His relationship with his parents is not good; he says he would rather go to hell than join them in paradise in fact. He is glad that his father died early in his life so that he wouldn’t have to be disappointed with the directionlessness of his son’s life (“I have never in my life been on my way anywhere” [Beckett, S., From An Abandoned Work, "Six Residua, Beckett Short No 5", p 11] ). The mother’s own somewhat eccentric behaviour meant that the two of them never became close; neither had spoken to the other in years following a dispute over money (perhaps his inheritance). The man talks of love but a love of the local flora (he is not far travelled) and imaginary fauna (creatures he has dreamt of), certainly not people. He wonders if he killed his parents and suspects that in a way, probably due to years of having to cope with his aberrant behaviour, he at least brought them a little closer to death. He has never married and so the family line – assuming he has no brother – will end with him, effectively killing off the family name.

Interpretation

Scholars generally accept Beckett’s own explanation of the title for this work, that it is merely the surviving portion of a novel. As Deirdre Bair puts it: “Unfortunately, he quickly reached a point beyond which he could go no further. He gave the fragment the self-explanatory title of "From An Abandoned Work" and went onto other things.” [Bair, D., "Samuel Beckett: A Biography", pp 478,479]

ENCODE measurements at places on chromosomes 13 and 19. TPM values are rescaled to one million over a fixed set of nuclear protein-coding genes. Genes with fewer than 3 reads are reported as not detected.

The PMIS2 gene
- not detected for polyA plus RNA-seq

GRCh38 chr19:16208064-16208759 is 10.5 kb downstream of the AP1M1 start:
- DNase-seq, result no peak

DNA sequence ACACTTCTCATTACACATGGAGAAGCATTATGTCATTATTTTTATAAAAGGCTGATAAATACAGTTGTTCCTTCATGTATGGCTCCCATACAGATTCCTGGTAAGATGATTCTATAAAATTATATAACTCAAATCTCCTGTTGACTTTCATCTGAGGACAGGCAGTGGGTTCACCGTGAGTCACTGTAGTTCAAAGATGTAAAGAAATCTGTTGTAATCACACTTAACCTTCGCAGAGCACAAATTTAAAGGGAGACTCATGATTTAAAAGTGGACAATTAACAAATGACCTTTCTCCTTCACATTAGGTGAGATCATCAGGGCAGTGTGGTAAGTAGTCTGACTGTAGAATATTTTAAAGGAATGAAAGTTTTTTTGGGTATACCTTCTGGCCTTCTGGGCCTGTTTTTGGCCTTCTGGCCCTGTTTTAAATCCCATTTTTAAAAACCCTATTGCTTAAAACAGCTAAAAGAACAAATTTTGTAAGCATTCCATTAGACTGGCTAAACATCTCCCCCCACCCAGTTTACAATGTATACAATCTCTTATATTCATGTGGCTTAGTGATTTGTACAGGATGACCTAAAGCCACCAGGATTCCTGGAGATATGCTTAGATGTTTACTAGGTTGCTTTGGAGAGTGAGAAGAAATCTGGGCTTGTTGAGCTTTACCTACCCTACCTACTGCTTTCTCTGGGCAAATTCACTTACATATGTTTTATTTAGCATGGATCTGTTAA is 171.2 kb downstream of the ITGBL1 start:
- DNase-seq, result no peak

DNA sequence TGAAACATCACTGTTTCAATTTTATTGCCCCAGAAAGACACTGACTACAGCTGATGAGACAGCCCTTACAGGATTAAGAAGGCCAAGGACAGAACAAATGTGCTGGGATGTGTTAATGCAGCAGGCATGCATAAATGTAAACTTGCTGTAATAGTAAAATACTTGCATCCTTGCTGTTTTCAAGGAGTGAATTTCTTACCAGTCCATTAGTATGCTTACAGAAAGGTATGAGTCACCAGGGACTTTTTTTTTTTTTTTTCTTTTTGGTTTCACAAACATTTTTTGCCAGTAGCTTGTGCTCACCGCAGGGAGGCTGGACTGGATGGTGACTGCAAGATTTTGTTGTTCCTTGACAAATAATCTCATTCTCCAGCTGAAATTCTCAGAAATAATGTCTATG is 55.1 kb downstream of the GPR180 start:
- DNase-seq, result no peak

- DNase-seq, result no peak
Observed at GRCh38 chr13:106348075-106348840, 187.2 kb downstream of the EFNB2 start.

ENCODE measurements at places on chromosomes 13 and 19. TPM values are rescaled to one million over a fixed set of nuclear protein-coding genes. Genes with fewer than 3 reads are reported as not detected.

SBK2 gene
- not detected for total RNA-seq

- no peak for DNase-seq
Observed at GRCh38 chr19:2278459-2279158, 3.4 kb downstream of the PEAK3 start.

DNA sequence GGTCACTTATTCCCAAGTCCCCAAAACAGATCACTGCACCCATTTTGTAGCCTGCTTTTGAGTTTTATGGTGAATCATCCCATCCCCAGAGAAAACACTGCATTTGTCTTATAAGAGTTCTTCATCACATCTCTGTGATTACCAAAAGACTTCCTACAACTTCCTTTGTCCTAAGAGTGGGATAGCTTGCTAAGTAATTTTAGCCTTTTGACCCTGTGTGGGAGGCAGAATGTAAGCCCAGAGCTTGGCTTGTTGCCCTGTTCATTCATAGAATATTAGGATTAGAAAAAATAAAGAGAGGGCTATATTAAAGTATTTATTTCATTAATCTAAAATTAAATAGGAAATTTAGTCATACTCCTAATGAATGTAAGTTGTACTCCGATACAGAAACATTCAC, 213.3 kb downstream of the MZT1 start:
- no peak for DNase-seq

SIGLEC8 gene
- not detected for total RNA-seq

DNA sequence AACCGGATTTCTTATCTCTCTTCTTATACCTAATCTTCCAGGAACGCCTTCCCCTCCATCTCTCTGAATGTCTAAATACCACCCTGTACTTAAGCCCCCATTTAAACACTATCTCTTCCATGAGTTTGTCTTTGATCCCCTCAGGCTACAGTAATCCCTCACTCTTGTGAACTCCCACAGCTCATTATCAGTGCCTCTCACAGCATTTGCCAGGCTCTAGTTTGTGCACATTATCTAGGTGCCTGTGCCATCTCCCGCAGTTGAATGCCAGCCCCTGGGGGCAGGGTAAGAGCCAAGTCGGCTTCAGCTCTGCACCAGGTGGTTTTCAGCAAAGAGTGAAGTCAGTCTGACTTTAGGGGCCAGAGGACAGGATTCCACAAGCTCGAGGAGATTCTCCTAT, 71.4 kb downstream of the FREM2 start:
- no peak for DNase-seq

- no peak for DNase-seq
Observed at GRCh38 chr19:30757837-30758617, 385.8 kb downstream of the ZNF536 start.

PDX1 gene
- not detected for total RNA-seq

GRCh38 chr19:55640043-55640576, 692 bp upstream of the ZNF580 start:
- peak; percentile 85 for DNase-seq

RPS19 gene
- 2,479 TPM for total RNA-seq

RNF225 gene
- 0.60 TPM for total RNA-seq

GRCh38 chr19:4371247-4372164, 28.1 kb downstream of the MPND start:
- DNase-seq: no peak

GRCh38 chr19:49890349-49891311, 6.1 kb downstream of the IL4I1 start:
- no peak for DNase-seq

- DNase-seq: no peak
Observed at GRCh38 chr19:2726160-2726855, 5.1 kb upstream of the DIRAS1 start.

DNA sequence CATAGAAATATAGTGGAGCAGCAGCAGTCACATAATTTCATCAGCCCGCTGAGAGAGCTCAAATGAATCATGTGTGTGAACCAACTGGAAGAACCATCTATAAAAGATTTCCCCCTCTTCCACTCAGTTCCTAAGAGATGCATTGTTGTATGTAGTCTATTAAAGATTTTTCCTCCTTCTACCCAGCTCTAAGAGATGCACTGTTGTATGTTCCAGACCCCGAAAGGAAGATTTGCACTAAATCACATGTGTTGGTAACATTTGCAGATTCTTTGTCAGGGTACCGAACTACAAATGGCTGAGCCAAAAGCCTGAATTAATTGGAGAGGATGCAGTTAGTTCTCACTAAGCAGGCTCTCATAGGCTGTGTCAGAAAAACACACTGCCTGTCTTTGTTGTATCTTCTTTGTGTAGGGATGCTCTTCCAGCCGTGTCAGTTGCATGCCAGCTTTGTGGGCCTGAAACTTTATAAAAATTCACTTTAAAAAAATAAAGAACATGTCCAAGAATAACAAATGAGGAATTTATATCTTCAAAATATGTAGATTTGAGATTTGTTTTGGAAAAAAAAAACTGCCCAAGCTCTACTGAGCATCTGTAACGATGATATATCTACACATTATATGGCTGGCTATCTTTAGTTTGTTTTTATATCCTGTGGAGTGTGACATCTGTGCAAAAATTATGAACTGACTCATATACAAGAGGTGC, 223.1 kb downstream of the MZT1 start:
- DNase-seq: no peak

The title certainly recalls a line from "Hamlet" (the prototypical madman): “What a is man”. [Shakespeare, W., "Hamlet", Act 2 Scene 2] But, if Beckett is alluding to this speech then it would be ironically, even contemptuously; the narrator has given up on himself implied by the final phrase, “my body doing its best without me.” [Beckett, S., From An Abandoned Work, "Six Residua, Beckett Short No 5", p 21] J. D. O’Hara has suggested that the title is actually a pun, the neurotic protagonist having stopped his therapy, “for which the story functions as a kind of anamnesis [http://www.thefreedictionary.com/anamnesis] ” [O’Hara, J. D., "Samuel Beckett’s Hidden Drives: Structural Uses of Depth Psychology ", p 90] – a “talking cure”. ["The Faber Companion to Samuel Beckett", p 211] In this context "he" is the abandoned work.

White is a colour, which brings about a conditioned response. It is mentioned a number of times in the story in relation to a horse (five times), his mother (three times) but there are also references to white sheets and walls reminiscent of a hospital environment. Perhaps, when he uses the expression “if they don’t catch me”, [Beckett, S., From An Abandoned Work, "Six Residua, Beckett Short No 5", p 12] he is alluding to the fact he has run away from some institution.